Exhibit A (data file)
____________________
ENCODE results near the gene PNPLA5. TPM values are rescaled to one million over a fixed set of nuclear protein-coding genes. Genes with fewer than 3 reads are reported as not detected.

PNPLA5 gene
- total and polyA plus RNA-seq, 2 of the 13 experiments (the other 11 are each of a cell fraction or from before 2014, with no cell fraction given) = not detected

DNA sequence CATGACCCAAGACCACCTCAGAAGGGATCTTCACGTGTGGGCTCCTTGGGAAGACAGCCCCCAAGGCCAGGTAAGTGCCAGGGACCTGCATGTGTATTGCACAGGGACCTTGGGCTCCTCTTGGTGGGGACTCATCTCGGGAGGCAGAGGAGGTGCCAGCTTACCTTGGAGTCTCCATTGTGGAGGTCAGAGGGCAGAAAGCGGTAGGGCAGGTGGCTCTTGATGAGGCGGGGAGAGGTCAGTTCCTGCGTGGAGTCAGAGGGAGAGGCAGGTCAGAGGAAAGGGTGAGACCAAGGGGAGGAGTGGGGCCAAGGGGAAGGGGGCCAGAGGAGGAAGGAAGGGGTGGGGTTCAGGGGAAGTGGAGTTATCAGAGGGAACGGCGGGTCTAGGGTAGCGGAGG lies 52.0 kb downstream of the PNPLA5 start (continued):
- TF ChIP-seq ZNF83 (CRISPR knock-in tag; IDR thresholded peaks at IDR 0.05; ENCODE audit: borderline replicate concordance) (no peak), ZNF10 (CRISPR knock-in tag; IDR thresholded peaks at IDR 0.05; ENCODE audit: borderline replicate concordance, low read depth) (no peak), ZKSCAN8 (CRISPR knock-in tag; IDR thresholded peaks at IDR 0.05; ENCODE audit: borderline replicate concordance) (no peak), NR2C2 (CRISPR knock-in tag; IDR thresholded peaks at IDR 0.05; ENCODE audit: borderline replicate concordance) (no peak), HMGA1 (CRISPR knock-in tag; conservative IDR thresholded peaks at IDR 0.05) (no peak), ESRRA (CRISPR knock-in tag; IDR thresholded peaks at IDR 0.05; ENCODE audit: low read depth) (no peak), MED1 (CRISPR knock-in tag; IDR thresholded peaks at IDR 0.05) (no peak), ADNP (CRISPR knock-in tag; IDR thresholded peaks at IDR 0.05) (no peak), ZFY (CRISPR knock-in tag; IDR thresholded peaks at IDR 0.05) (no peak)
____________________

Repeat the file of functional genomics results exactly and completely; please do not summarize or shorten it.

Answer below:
ENCODE results near the gene PNPLA5. TPM values are rescaled to one million over a fixed set of nuclear protein-coding genes. Genes with fewer than 3 reads are reported as not detected.

PNPLA5 gene
- total and polyA plus RNA-seq, 2 of the 13 experiments (the other 11 are each of a cell fraction or from before 2014, with no cell fraction given) = not detected

DNA sequence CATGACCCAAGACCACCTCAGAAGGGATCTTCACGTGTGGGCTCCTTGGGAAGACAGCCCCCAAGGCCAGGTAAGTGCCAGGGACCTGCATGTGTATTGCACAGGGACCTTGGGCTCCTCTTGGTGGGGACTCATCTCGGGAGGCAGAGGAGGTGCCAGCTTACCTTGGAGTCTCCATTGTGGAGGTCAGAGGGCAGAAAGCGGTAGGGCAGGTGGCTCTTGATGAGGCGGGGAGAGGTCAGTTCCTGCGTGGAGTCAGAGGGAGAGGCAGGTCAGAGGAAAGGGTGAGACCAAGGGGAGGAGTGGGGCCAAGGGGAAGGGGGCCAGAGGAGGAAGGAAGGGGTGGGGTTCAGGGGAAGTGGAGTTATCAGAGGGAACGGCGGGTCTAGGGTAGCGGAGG lies 52.0 kb downstream of the PNPLA5 start (continued):
- TF ChIP-seq ZNF83 (CRISPR knock-in tag; IDR thresholded peaks at IDR 0.05; ENCODE audit: borderline replicate concordance) (no peak), ZNF10 (CRISPR knock-in tag; IDR thresholded peaks at IDR 0.05; ENCODE audit: borderline replicate concordance, low read depth) (no peak), ZKSCAN8 (CRISPR knock-in tag; IDR thresholded peaks at IDR 0.05; ENCODE audit: borderline replicate concordance) (no peak), NR2C2 (CRISPR knock-in tag; IDR thresholded peaks at IDR 0.05; ENCODE audit: borderline replicate concordance) (no peak), HMGA1 (CRISPR knock-in tag; conservative IDR thresholded peaks at IDR 0.05) (no peak), ESRRA (CRISPR knock-in tag; IDR thresholded peaks at IDR 0.05; ENCODE audit: low read depth) (no peak), MED1 (CRISPR knock-in tag; IDR thresholded peaks at IDR 0.05) (no peak), ADNP (CRISPR knock-in tag; IDR thresholded peaks at IDR 0.05) (no peak), ZFY (CRISPR knock-in tag; IDR thresholded peaks at IDR 0.05) (no peak)